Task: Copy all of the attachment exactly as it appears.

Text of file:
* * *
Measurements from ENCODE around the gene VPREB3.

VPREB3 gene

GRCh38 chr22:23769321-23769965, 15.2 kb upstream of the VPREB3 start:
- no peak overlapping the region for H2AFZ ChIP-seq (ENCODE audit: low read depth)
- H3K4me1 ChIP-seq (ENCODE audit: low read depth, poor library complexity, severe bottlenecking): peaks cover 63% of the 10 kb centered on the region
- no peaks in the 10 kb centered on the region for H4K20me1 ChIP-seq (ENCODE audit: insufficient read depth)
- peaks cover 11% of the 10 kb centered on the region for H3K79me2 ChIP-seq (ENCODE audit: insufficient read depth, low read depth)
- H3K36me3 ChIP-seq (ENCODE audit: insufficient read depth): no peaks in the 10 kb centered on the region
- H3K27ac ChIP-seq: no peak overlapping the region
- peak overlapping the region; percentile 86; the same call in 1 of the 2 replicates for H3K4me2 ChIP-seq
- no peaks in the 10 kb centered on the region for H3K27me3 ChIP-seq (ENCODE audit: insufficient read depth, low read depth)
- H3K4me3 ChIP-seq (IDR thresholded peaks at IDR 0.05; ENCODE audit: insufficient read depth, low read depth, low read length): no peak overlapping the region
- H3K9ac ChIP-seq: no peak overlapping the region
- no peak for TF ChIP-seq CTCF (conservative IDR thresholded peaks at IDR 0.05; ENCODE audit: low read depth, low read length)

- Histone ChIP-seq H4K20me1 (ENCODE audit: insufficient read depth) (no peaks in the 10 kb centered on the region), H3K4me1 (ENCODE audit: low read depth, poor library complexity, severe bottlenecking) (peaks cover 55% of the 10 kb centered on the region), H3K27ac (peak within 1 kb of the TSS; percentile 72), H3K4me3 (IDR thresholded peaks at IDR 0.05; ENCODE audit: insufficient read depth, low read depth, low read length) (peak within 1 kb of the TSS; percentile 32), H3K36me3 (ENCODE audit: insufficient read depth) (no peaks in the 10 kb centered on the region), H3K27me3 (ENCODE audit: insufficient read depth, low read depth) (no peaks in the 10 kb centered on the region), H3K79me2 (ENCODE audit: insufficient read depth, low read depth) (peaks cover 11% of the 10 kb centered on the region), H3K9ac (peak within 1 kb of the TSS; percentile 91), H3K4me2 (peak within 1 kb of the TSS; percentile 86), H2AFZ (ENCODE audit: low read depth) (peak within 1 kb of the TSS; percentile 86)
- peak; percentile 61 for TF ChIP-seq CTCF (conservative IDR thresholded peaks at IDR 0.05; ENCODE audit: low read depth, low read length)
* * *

Measurements from ENCODE around the gene VPREB3.

VPREB3 gene

GRCh38 chr22:23769321-23769965, 15.2 kb upstream of the VPREB3 start:
- no peak overlapping the region for H2AFZ ChIP-seq (ENCODE audit: low read depth)
- H3K4me1 ChIP-seq (ENCODE audit: low read depth, poor library complexity, severe bottlenecking): peaks cover 63% of the 10 kb centered on the region
- no peaks in the 10 kb centered on the region for H4K20me1 ChIP-seq (ENCODE audit: insufficient read depth)
- peaks cover 11% of the 10 kb centered on the region for H3K79me2 ChIP-seq (ENCODE audit: insufficient read depth, low read depth)
- H3K36me3 ChIP-seq (ENCODE audit: insufficient read depth): no peaks in the 10 kb centered on the region
- H3K27ac ChIP-seq: no peak overlapping the region
- peak overlapping the region; percentile 86; the same call in 1 of the 2 replicates for H3K4me2 ChIP-seq
- no peaks in the 10 kb centered on the region for H3K27me3 ChIP-seq (ENCODE audit: insufficient read depth, low read depth)
- H3K4me3 ChIP-seq (IDR thresholded peaks at IDR 0.05; ENCODE audit: insufficient read depth, low read depth, low read length): no peak overlapping the region
- H3K9ac ChIP-seq: no peak overlapping the region
- no peak for TF ChIP-seq CTCF (conservative IDR thresholded peaks at IDR 0.05; ENCODE audit: low read depth, low read length)

- Histone ChIP-seq H4K20me1 (ENCODE audit: insufficient read depth) (no peaks in the 10 kb centered on the region), H3K4me1 (ENCODE audit: low read depth, poor library complexity, severe bottlenecking) (peaks cover 55% of the 10 kb centered on the region), H3K27ac (peak within 1 kb of the TSS; percentile 72), H3K4me3 (IDR thresholded peaks at IDR 0.05; ENCODE audit: insufficient read depth, low read depth, low read length) (peak within 1 kb of the TSS; percentile 32), H3K36me3 (ENCODE audit: insufficient read depth) (no peaks in the 10 kb centered on the region), H3K27me3 (ENCODE audit: insufficient read depth, low read depth) (no peaks in the 10 kb centered on the region), H3K79me2 (ENCODE audit: insufficient read depth, low read depth) (peaks cover 11% of the 10 kb centered on the region), H3K9ac (peak within 1 kb of the TSS; percentile 91), H3K4me2 (peak within 1 kb of the TSS; percentile 86), H2AFZ (ENCODE audit: low read depth) (peak within 1 kb of the TSS; percentile 86)
- peak; percentile 61 for TF ChIP-seq CTCF (conservative IDR thresholded peaks at IDR 0.05; ENCODE audit: low read depth, low read length)